Internal Combustion Engines (ICE)

Canberra UAV’s petrol powered tricopter. See blog post here

Internal combustion engines can increase flight times but care must be taken to handle the extra complexity and increased vibration.

What to Buy

Connection and Configuration

The engine’s ignition power switch and (optional) starter should be connected to the autopilot’s servo outputs, Ignition and Starter (see ICE section in Autopilot Output Functions).

  • Set ICE_ENABLE = 1 to enable the ICE feature (you may need to reload parameters after setting this in order to see below parameters)

  • Set ICE_START_CHAN to the channel number corresponding to a switch on the transmitter which will be used to start the engine. This channel can start the engine or stop the engine via the Ignition and Starter outputs. Normally, the “kill” PWM value is anything below 1300us, but this can be changed using the ICE_STARTCHN_MIN parameter. Setting up this channel and its RC control is required for operation in order to provide a “kill” function on the throttle, even if there is no ignition or starter control.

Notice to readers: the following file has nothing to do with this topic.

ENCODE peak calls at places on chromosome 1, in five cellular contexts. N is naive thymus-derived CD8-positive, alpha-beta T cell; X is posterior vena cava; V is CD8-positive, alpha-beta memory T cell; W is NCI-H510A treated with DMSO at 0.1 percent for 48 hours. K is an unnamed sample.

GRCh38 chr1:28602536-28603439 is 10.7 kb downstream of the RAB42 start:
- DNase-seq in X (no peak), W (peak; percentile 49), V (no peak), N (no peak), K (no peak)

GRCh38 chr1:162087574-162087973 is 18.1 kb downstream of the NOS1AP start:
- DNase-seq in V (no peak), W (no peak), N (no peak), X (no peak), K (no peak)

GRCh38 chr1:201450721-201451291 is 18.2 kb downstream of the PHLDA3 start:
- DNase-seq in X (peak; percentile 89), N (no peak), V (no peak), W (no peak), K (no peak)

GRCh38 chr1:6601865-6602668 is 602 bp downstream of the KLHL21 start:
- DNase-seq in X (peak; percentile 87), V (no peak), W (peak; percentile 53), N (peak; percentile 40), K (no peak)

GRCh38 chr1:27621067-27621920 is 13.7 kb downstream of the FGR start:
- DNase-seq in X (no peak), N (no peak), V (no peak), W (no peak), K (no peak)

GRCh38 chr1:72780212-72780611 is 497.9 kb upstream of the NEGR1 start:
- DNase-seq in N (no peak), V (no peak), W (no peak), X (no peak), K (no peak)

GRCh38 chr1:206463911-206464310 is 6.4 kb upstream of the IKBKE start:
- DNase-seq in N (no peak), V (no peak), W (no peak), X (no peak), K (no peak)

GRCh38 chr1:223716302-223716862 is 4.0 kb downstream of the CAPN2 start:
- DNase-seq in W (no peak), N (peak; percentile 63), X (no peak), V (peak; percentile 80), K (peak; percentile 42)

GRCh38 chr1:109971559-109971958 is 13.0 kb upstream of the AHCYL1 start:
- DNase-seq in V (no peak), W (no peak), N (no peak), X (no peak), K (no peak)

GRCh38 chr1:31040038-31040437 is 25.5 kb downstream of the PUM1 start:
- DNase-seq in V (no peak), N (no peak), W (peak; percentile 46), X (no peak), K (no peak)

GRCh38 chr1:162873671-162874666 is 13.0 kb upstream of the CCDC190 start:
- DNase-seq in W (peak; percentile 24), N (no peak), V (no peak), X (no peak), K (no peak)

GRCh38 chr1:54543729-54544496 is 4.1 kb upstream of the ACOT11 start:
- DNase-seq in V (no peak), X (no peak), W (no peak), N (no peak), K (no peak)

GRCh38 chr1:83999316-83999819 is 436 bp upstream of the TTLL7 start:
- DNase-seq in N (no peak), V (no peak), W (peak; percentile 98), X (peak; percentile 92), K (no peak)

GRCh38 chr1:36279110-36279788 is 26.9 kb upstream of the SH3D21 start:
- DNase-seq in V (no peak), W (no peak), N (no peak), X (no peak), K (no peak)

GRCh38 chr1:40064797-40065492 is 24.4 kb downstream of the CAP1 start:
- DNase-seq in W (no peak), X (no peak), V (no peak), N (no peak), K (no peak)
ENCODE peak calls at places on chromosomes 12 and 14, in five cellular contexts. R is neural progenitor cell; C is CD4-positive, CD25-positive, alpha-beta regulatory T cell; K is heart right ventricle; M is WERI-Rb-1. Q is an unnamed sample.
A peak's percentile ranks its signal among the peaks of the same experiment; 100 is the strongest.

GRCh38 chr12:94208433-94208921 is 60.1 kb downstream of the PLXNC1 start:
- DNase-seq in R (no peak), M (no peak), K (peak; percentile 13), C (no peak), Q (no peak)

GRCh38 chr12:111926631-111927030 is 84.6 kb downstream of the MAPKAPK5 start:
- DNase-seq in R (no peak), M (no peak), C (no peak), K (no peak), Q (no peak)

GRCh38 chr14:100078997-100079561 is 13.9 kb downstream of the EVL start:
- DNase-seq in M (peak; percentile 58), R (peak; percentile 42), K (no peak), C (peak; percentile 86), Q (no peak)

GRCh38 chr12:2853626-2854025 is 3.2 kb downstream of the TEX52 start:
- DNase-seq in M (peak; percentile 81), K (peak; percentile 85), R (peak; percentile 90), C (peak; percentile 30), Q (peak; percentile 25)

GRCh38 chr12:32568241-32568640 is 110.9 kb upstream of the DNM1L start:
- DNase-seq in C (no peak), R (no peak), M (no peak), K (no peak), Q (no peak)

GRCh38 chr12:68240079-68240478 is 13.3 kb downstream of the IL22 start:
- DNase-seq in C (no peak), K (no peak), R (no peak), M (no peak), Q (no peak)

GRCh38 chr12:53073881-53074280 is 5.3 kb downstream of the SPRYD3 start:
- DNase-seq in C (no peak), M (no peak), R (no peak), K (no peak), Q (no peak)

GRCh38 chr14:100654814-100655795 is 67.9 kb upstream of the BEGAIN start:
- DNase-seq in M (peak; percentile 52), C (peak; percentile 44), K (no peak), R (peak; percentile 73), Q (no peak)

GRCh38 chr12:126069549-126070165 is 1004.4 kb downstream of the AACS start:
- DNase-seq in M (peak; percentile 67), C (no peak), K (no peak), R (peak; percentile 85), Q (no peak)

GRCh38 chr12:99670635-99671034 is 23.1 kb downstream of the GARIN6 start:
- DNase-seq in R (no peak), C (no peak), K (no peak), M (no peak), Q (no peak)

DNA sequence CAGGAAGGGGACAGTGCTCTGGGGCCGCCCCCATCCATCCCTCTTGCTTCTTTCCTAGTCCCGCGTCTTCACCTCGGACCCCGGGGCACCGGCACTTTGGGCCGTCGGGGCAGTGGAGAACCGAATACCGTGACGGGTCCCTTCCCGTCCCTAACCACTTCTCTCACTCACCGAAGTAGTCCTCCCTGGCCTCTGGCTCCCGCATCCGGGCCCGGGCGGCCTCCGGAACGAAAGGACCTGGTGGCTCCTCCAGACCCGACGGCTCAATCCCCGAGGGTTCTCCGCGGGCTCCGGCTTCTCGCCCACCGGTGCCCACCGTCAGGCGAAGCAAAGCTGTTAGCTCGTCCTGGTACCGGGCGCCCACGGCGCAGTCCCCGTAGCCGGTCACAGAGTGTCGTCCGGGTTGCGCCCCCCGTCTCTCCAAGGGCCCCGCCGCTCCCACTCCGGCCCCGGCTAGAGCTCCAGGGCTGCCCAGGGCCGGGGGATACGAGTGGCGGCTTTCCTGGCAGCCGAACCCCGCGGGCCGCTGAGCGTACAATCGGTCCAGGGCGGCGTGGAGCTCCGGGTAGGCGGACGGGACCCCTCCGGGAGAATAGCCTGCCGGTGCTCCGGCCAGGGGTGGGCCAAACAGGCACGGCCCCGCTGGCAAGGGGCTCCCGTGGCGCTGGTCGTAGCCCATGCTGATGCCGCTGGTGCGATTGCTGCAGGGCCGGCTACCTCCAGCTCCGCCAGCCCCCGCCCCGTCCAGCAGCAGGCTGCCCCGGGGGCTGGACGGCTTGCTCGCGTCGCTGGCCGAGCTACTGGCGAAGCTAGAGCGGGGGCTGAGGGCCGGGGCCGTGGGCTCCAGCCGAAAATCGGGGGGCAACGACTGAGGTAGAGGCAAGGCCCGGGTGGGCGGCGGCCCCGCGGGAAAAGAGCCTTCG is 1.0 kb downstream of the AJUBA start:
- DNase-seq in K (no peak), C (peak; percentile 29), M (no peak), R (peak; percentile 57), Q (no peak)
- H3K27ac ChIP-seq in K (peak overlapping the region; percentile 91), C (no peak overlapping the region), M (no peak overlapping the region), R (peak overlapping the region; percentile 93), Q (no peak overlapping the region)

These parameters may also need to be adjusted:

  • ICE_PWM_STRT_ON is the PWM value sent to the starter to start the engine

  • ICE_STARTER_TIME is the time (in seconds) that the starter motor should run to start the engine

  • ICE_PWM_IGN_ON is the PWM value sent to the ignition power switch when the engine should be running

  • ICE_PWM_IGN_OFF is the PWM value sent to the ignition power switch when the engine should be stopped

  • ICE_STARTCHN_MIN is the minimum PWM below which the start channel input will be ignored. This is a safety feature to prevent bad RC input from stopping the motor while the aircraft is beyond line of sight, if the RC protocol is incorrectly configured. Default is zero, meaning disabled.